photo by Chad W. Lutz (2013)
The Sum(mer) of its Parts
Summer time is upon us! We have finally been granted a reprieve from the days when we are hermetically sealed in our homes in an effort to not freeze our asses off. The thirst to be outside and to be inhaling fresh air by the bucketful is thick in our throats.
As a father of three children, this is a feeling that I know all too well. This summer, like all summers in Cleveland, promises not to disappoint. But there’s something that I have noticed especially since I have gotten older; certain parts of the city (and the surrounding area) get compartmentalized. One area is favored over the other for whatever reasons. What makes this worse is that the older a person gets, the harder it is to appreciate the city as a whole.
Over the next couple of months, I will be highlighting some of the more interesting happenings going on throughout the Cleveland-area as well as including a few polite reminders of why this part of Ohio should be appreciated as a whole.
Marc’s Great American Rib Cook-Off
It would not be May in Cleveland if there were no Great American Rib Cook-off. Spread out over the course of Memorial Day Weekend, the Rib Cook-off is that one event in Cleveland that officially heralds the arrival of summer. There are ribs and there is live music (specifically from the likes of Buddy Guy, Rick Springfield and Brett Michaels). It doesn’t get any more “summer” than that!
Starting Friday May 24 at 12pm and ending Monday (Memorial Day) May 27, Marc’s Great American Rib Cook-Off promises to be an event that is suitable for the whole family.
Something to ponder while you sate yourself on the fatted calf? “The flats are actually where Cleveland began. They served as the landing site for Moses Cleaveland and his survey party when they traveled from Connecticut in 1796 (Grabski, 2005).
For more information visit nauticaflats.com
Cleveland’s Theatre District
No one ever said that you had to spend your entire summer outside. There’s going to be one of those nights (or possibly, days) when the thespian urge strikes. Why not make a trip down Euclid Avenue to see what all of the fuss is about?
Starting May 1 at Playhouse Square is the fan-favorite Guys & Dolls. Based on a story by Damon Runyon with music and lyrics by Frank Loesser, Guys & Dolls is a “musical fable” of Broadway that is set in mid-20th century New York and is about “gambling men and the strong-willed women who love them”. Hailed as an American classic, Guys & Dolls is a musical comedy that is sure to entertain.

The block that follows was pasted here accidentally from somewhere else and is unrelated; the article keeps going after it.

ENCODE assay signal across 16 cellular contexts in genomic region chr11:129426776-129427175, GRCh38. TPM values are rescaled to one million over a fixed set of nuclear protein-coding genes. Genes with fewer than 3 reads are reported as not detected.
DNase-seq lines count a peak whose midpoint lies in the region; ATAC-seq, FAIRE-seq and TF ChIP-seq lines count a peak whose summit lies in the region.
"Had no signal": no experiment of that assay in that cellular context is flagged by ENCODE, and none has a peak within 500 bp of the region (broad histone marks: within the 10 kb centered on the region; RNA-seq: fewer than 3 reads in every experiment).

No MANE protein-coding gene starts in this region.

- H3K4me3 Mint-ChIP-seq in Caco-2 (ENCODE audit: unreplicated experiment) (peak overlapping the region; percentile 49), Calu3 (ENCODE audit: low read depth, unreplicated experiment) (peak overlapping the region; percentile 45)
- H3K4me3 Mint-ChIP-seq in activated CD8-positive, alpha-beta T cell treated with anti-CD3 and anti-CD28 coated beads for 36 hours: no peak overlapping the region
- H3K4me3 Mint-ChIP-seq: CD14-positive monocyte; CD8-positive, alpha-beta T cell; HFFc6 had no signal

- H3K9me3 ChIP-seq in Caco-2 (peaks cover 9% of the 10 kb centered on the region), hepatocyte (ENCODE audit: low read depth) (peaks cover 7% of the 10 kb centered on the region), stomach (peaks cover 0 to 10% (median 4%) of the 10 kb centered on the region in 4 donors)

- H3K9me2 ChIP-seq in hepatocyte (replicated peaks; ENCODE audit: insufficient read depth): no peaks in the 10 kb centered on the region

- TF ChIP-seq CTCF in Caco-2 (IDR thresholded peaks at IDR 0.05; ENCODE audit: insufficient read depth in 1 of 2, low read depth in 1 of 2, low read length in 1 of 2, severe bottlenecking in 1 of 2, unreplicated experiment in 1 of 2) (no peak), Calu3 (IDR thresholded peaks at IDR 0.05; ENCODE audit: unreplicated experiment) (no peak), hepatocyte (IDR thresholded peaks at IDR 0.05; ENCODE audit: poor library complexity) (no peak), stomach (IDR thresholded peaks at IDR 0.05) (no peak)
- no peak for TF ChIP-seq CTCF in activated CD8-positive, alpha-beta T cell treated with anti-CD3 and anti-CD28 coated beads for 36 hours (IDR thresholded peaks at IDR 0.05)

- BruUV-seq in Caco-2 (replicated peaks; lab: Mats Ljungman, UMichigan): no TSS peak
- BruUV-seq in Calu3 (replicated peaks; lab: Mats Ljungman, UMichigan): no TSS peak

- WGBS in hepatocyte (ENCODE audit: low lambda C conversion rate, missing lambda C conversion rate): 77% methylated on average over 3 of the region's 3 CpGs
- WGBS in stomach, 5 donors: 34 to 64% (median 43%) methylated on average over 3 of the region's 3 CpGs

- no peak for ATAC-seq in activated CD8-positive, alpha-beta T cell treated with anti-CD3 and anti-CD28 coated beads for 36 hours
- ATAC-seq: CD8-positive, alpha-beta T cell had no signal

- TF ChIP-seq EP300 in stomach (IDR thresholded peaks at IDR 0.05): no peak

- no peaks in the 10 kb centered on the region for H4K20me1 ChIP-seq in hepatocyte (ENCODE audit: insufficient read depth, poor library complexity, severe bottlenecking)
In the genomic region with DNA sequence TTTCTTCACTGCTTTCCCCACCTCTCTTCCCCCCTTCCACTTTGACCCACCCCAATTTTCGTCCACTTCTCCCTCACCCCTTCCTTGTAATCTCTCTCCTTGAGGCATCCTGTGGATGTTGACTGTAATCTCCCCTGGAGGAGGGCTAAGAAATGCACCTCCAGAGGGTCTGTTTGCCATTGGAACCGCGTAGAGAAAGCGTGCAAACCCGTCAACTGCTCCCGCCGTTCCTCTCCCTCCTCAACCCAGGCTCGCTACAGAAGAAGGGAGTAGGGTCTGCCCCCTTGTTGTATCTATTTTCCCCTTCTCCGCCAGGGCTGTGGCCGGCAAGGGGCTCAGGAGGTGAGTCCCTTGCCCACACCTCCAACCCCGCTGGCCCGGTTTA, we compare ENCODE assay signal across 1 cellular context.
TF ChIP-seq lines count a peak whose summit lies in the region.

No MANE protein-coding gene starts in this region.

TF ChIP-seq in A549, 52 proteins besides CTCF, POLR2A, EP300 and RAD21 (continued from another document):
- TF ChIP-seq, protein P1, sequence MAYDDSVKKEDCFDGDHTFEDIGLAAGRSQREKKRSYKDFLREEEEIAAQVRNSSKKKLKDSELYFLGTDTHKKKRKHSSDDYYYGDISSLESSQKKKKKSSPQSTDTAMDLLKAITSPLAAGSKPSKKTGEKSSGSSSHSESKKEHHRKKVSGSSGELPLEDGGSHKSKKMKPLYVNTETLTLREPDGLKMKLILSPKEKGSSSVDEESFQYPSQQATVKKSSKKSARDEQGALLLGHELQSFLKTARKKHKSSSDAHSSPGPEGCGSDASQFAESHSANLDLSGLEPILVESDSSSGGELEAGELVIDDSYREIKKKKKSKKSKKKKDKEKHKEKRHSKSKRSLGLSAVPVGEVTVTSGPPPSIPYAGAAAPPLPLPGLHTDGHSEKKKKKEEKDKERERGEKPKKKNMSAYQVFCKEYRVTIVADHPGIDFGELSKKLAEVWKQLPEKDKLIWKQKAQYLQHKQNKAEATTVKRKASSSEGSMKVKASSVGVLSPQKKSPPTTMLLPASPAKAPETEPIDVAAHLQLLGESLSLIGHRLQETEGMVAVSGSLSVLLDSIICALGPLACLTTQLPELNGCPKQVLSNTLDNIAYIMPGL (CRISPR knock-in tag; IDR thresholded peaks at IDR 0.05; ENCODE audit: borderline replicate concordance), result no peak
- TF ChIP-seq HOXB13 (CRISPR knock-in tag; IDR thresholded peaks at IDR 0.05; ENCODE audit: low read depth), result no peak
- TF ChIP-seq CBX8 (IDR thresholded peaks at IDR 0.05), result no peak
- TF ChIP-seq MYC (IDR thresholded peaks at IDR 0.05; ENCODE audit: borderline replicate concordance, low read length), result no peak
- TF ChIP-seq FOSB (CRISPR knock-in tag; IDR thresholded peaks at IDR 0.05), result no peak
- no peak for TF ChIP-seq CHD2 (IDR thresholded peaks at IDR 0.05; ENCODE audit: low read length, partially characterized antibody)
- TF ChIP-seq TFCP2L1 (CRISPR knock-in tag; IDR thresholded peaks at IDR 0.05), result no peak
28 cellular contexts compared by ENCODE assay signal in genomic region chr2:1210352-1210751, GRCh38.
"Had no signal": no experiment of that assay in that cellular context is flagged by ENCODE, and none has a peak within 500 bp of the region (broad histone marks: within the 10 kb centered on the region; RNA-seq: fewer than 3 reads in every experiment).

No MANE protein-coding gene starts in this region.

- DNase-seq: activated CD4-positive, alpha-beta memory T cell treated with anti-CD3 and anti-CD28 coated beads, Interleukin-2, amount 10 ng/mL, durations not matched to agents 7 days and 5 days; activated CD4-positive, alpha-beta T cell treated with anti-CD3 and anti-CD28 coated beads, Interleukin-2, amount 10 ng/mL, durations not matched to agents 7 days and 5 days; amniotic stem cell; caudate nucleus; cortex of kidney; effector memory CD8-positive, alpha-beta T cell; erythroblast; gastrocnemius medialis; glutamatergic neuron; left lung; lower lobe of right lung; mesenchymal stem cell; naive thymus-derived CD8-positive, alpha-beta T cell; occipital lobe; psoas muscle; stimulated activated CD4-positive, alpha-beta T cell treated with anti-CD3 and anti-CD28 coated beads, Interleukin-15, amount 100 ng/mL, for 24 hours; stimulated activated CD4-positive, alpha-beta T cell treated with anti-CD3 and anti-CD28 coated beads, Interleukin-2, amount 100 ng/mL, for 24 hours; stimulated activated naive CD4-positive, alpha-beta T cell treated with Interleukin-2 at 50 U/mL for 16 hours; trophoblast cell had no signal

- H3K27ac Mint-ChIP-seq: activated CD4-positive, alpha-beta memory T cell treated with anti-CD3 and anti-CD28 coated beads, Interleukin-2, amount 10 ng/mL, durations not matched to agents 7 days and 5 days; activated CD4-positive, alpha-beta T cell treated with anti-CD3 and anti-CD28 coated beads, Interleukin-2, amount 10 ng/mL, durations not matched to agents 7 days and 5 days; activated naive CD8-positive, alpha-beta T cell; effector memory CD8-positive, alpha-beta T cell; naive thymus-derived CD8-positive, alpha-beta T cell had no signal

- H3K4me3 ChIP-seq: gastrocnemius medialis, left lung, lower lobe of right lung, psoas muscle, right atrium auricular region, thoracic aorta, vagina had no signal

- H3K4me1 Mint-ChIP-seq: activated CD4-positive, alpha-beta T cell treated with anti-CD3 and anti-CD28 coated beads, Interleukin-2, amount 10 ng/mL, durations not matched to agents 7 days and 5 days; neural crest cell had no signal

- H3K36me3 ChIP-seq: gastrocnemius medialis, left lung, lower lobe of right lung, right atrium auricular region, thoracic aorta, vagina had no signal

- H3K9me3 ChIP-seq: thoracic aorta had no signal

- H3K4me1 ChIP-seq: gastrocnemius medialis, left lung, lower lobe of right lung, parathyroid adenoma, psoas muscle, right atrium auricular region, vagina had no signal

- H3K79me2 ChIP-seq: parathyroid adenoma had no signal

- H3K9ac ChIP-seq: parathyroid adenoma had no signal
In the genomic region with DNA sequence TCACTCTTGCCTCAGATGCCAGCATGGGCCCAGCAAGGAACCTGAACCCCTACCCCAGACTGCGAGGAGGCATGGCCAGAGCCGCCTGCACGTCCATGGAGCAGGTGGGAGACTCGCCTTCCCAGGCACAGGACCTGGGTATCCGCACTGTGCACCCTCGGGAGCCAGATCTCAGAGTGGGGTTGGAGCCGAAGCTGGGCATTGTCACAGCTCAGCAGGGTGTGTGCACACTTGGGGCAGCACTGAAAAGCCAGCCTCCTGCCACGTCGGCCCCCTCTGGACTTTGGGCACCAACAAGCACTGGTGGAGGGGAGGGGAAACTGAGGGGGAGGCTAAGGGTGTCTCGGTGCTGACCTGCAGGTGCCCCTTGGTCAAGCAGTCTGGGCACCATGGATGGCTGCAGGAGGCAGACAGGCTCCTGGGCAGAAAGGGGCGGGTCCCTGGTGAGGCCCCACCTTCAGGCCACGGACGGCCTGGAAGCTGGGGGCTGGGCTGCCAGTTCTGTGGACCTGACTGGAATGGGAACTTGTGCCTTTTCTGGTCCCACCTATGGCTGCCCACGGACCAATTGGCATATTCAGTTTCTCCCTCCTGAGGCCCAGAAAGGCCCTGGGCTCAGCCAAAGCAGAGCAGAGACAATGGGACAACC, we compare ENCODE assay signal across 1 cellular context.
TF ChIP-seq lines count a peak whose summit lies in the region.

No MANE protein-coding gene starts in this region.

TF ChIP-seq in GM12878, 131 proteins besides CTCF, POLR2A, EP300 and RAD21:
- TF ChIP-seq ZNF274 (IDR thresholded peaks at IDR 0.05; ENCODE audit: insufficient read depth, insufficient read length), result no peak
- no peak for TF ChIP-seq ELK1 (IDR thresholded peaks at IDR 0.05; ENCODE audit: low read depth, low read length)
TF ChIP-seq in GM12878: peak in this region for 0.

As an historical aside, it should be noted that given Cleveland's layout, Euclid Avenue was the only logical choice to serve as the location of the city’s theatre district. Back in the day, there were 5 theaters that started this new theater district: the Allen Theater, the Ohio Theater, The State Theater, the Palace Theater and 2 Loews Theaters (Becker, 2004).
For further information (or if Guys and Dolls isn’t your thing) visit playhousesquare.org
Around the same time that the theater district had begun to assemble, the first indoor shopping mall in the United States had opened. The Arcade officially opened its doors to Cleveland's residents in 1890 (Becker, 2004).
Also on Euclid Avenue this summer is the One Nation Under a Groove Gala. This funk and soul music revue will be performed by Cleveland School of the Arts (CSA) students. The school itself is a specialty arts school that focuses on music, theater, dance, creative writing & visual arts. The gala will honor David LaRue, CEO of Forest City Enterprises Inc. Mr. LaRue is the former President of the FCSA Board of Trustees and has been instrumental in achieving the goal of a new school building for CSA.
The gala will be held on Friday, May 3, 2013 from 6:30 - 10:30 pm at the House of Blues, 308 Euclid Avenue, Cleveland, Ohio 44114. Tickets can be purchased online at www.clevelandschoolofthearts.org or by calling 216.421.7690.
Cleveland Metropark Zoo
When in doubt, my default source of amusement and merriment has always been the zoo.
It's a very little known fact that Cleveland Zoo actually began on the East Side. Originally, Jeptha Wade (one of the founding members of Western Union Telegraph) donated land to the city for the establishment of Wade Park. Because of residential development and the addition of other animals, the zoo was gradually moved to (the then) Brookside Park, where it currently resides (Van Tassel, Grabowski, 1987).
From now until Halloween, Discount Drug Mart is sponsoring Photo Safari. This is the zoo's annual photo contest that is open to all amateur photographers. All photos must be taken between April 1 and Halloween of this year.
Also happening is the Wild Ride at the Zoo. This is an after-hours event that will give visitors the opportunity to skip the tried and true Tram ride to the top of the hill and elsewhere in favor of riding their bikes!
Don't have a bike or the means to get your bike there? No problem! The Bike Rack has you covered! Call (216) 771-7120 to reserve your bike seat! The number of bikes available for rent will be limited.
Tickets for Wild Ride are available online or at the zoo box office.
For further information visit clemetzoo.com
Becker, Thea Gallo. (2004). Images of America: Cleveland 1796-1929. Great Britain Arcadia Publishing.
Grabski, Matthew Lee. (2005). Images of America: Cleveland's Flats. Arcadia Publishing: Great Britain.
Van Tassel, David D (Ed.). Grabowski, John J. (Ed.). (1987). The Encyclopedia of Cleveland History. Bloomington & Indianapolis: Indiana University Press.